CMC ROTC Volleyball Game with Short Short Shorts Not Homoerotic At All, Just a Casual Thing Between Friends, We’ve All Done It, Just a Regular Normal Thing, This Is Something People in the Army Do, the Ball Is Not a Metaphor, We Only Play with Literal Balls, Because We Are Playing Volleyball


I didn’t join ROTC to serve your casual homophobia. I joined ROTC to serve my country and because I saw the United States Propaganda Film, Guardians of the Galaxy Vol. 2. But recently, it seems that instead of being treated with the respect I’m warranted as someone who is a pretend soldier, I’m being treated as a stereotype. A core part of ROTC is our weekly volleyball games. If any of you “liberal” “losers” actually read the constitution of this great country, you would know that it is the LAW to play ROTC Volleyball in short short shorts. 

But somehow, the “students”at the Claremont Colleges have refused to ever read a book, and have been spreading rumors that our volleyball games are some sort of sissy gay boy activity instead of a real and important tradition that has existed in this country for generations.

You think I want my great big saggy balls to droop out of one leg of these two-inch inseams? You think I wanna slap my teammates’ asses and accidentally stick a finger in, twist it around a bit, massage their p-spot? HELL NO. But that’s the sort of stuff that happens when you care about your nation. That’s what happens when you’re willing to stand up tall and arch your back for your country. 

I’ll be the first to admit. Right now, the ROTC (which many actually think should be the seventh branch of our U.S. military [HOORAH]) is struggling with a bit of an optics problem. Some people just don’t like the innocent practical jokes we play, going so far as to label them “war crimes.” The whole “holes out, poles out” approach to our volleyball games has only been making us look worse as of late. But when you sign up for the ROTC, they tell you three things. The first: never go on Pitzer’s campus without a standard-issue rifle and a med kit. The second: tradition is tradition. The third: don’t ask, don’t tell. They didn’t really explain that one to me and it’s probably not that important honestly. But anyway, tradition is tradition.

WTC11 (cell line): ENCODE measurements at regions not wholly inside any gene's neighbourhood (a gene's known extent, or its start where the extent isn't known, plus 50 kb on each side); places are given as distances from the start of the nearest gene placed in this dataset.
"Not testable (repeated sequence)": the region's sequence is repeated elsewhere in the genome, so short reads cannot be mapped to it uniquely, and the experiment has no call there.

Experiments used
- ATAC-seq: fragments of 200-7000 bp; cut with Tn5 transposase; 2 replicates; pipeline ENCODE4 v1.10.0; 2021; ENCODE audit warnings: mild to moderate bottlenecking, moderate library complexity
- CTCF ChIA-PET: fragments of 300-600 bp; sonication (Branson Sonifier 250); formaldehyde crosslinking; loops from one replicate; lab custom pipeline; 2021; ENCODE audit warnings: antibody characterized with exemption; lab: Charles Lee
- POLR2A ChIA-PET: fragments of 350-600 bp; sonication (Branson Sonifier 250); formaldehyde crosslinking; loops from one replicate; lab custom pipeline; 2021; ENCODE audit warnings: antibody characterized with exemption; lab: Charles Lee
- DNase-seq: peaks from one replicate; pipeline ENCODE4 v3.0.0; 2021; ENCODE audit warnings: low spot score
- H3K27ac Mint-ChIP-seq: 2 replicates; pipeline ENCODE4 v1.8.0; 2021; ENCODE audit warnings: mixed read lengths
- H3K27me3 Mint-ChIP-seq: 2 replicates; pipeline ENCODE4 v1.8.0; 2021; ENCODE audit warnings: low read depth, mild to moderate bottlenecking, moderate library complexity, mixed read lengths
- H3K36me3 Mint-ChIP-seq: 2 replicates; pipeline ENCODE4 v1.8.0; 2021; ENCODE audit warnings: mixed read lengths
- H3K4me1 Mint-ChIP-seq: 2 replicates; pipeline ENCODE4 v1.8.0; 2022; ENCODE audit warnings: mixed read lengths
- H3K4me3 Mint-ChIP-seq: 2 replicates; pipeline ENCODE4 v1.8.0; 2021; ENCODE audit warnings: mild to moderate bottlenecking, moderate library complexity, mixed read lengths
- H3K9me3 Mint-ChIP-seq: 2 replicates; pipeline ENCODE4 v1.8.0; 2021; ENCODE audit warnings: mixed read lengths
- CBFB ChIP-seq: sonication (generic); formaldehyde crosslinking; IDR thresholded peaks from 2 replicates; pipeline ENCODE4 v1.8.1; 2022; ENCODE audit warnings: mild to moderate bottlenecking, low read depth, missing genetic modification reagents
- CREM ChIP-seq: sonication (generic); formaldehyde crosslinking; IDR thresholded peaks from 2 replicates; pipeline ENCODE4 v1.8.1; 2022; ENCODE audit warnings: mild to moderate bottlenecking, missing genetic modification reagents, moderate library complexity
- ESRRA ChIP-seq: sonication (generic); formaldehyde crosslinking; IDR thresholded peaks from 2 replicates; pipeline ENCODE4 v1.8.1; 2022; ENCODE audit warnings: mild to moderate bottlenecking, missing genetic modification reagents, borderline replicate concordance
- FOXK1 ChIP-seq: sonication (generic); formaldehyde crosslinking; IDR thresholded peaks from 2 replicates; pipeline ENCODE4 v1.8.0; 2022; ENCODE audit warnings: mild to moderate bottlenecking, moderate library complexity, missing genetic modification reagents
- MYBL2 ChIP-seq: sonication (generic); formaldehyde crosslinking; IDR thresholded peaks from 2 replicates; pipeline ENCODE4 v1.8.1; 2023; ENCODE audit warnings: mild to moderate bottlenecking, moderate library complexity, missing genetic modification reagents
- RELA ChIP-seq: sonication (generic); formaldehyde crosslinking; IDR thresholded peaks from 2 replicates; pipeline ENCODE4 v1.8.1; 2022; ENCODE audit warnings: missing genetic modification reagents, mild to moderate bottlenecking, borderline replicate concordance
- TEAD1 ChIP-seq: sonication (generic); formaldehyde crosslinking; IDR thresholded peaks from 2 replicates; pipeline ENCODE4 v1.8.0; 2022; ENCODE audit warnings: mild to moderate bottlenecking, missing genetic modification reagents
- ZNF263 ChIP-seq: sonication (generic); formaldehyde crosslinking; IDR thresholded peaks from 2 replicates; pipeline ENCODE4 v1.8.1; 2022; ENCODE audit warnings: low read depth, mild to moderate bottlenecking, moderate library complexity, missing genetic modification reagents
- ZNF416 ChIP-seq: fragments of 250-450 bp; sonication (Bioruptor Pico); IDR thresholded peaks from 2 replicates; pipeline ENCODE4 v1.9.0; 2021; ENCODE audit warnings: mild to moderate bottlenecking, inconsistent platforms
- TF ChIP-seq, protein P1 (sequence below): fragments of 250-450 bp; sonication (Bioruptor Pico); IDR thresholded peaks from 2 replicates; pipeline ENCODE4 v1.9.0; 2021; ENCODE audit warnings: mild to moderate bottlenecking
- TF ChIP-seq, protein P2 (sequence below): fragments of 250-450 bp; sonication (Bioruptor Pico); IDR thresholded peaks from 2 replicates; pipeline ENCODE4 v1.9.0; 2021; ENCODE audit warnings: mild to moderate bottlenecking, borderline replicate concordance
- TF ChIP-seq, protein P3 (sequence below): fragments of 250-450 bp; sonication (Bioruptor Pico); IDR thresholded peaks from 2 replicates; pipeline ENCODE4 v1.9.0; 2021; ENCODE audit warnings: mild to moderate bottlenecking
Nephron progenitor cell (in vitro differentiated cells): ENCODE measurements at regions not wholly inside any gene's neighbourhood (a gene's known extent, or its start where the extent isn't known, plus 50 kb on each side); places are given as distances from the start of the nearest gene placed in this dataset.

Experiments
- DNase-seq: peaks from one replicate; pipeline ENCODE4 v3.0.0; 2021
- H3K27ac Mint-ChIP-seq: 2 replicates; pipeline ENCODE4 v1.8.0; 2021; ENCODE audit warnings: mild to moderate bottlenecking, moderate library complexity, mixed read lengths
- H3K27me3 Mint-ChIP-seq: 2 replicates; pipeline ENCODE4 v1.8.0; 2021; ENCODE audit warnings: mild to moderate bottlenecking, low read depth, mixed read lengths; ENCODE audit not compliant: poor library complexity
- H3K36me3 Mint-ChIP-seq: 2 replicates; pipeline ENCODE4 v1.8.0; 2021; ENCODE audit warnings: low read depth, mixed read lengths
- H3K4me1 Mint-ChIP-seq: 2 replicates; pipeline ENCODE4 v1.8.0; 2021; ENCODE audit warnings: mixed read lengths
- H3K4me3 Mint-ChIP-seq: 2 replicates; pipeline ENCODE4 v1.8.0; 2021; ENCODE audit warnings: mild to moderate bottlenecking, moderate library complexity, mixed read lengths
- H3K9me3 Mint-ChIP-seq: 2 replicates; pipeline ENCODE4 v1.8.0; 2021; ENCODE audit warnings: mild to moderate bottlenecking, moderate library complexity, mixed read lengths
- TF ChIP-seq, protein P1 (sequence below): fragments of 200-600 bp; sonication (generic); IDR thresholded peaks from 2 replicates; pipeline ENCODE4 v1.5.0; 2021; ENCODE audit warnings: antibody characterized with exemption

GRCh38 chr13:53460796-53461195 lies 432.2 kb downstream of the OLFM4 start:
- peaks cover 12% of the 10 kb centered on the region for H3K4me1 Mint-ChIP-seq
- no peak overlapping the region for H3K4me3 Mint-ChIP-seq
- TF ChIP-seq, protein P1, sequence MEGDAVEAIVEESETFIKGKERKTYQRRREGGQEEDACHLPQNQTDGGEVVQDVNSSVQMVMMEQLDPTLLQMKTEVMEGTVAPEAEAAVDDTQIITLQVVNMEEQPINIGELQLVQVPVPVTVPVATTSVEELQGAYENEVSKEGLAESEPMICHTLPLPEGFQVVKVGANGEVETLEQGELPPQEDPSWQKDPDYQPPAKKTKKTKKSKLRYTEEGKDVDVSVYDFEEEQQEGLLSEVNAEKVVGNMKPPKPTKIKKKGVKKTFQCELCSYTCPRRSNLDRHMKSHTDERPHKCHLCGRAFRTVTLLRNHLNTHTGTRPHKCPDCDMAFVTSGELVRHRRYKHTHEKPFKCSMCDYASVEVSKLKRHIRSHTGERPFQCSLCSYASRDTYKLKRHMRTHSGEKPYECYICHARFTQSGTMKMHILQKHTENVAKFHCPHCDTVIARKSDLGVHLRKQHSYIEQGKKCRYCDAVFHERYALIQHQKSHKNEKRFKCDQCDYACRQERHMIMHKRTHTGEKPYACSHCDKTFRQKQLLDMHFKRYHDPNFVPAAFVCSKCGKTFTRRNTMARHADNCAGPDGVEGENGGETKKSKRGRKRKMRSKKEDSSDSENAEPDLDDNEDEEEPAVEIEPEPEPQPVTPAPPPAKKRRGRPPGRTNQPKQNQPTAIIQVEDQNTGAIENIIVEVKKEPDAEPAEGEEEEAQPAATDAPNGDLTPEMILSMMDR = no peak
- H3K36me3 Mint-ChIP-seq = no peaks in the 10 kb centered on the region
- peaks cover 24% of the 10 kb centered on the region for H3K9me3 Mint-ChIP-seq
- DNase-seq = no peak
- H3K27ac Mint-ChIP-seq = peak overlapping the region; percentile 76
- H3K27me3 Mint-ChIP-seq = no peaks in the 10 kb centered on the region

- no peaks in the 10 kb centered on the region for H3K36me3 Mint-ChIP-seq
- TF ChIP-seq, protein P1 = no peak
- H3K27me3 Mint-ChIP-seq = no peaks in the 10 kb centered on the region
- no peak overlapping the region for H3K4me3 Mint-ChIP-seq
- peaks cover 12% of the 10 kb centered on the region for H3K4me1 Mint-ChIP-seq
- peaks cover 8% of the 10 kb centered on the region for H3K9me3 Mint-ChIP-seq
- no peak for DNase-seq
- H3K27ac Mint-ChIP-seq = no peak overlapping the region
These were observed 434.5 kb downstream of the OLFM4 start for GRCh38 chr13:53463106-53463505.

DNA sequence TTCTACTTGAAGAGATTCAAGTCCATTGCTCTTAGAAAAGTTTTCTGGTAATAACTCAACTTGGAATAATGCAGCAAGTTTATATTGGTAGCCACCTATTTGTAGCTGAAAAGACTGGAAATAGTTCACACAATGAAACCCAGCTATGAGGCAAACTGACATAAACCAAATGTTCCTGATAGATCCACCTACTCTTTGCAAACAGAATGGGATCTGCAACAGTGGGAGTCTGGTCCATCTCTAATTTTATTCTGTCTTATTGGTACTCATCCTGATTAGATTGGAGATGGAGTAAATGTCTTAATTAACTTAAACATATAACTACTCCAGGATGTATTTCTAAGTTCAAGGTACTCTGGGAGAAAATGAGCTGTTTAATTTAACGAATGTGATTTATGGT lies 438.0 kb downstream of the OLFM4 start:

At the end of the day, when we’re done with our weekly volleyball game, and when we’re doing keg stands, and when the foamy beer is getting into every crack and crevice, when Mike offers to clean it up, and when we’re kissing and holding hands under the stars, and when that beer gets me so plastered that I forget my own name, I know that the real Americans are thanking me. Someday, somewhere, the American people will remember those volleyball games. 


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